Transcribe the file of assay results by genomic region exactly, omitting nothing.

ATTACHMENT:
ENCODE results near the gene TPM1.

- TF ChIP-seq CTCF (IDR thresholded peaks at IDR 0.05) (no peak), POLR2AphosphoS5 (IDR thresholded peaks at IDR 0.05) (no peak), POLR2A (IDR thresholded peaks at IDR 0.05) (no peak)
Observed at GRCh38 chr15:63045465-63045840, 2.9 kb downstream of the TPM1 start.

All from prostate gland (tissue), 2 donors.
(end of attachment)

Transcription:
ENCODE results near the gene TPM1.

- TF ChIP-seq CTCF (IDR thresholded peaks at IDR 0.05) (no peak), POLR2AphosphoS5 (IDR thresholded peaks at IDR 0.05) (no peak), POLR2A (IDR thresholded peaks at IDR 0.05) (no peak)
Observed at GRCh38 chr15:63045465-63045840, 2.9 kb downstream of the TPM1 start.

All from prostate gland (tissue), 2 donors.